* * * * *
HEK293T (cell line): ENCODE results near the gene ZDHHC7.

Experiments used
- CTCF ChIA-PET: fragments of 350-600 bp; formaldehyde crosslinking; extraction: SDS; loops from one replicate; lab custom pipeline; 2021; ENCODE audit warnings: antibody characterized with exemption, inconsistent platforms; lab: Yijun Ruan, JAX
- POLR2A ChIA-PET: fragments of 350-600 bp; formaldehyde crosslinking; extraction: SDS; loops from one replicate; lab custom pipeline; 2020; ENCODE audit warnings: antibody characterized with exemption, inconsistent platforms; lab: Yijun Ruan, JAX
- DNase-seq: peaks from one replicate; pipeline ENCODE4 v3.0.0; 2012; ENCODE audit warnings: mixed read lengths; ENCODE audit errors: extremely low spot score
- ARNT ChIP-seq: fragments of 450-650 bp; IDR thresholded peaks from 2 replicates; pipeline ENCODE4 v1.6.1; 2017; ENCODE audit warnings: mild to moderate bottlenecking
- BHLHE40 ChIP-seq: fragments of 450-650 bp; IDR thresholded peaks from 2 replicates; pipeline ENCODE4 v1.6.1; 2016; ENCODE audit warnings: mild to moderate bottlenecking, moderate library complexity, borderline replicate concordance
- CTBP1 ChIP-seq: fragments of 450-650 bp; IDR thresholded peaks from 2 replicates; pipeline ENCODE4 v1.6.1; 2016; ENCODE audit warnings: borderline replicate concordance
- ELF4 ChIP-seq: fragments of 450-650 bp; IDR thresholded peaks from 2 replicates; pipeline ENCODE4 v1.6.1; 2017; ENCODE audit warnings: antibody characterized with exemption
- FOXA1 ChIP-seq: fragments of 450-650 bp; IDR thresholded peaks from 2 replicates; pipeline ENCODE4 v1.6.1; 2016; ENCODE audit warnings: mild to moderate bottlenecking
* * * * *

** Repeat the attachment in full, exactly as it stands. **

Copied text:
HEK293T (cell line): ENCODE results near the gene ZDHHC7.

Experiments used
- CTCF ChIA-PET: fragments of 350-600 bp; formaldehyde crosslinking; extraction: SDS; loops from one replicate; lab custom pipeline; 2021; ENCODE audit warnings: antibody characterized with exemption, inconsistent platforms; lab: Yijun Ruan, JAX
- POLR2A ChIA-PET: fragments of 350-600 bp; formaldehyde crosslinking; extraction: SDS; loops from one replicate; lab custom pipeline; 2020; ENCODE audit warnings: antibody characterized with exemption, inconsistent platforms; lab: Yijun Ruan, JAX
- DNase-seq: peaks from one replicate; pipeline ENCODE4 v3.0.0; 2012; ENCODE audit warnings: mixed read lengths; ENCODE audit errors: extremely low spot score
- ARNT ChIP-seq: fragments of 450-650 bp; IDR thresholded peaks from 2 replicates; pipeline ENCODE4 v1.6.1; 2017; ENCODE audit warnings: mild to moderate bottlenecking
- BHLHE40 ChIP-seq: fragments of 450-650 bp; IDR thresholded peaks from 2 replicates; pipeline ENCODE4 v1.6.1; 2016; ENCODE audit warnings: mild to moderate bottlenecking, moderate library complexity, borderline replicate concordance
- CTBP1 ChIP-seq: fragments of 450-650 bp; IDR thresholded peaks from 2 replicates; pipeline ENCODE4 v1.6.1; 2016; ENCODE audit warnings: borderline replicate concordance
- ELF4 ChIP-seq: fragments of 450-650 bp; IDR thresholded peaks from 2 replicates; pipeline ENCODE4 v1.6.1; 2017; ENCODE audit warnings: antibody characterized with exemption
- FOXA1 ChIP-seq: fragments of 450-650 bp; IDR thresholded peaks from 2 replicates; pipeline ENCODE4 v1.6.1; 2016; ENCODE audit warnings: mild to moderate bottlenecking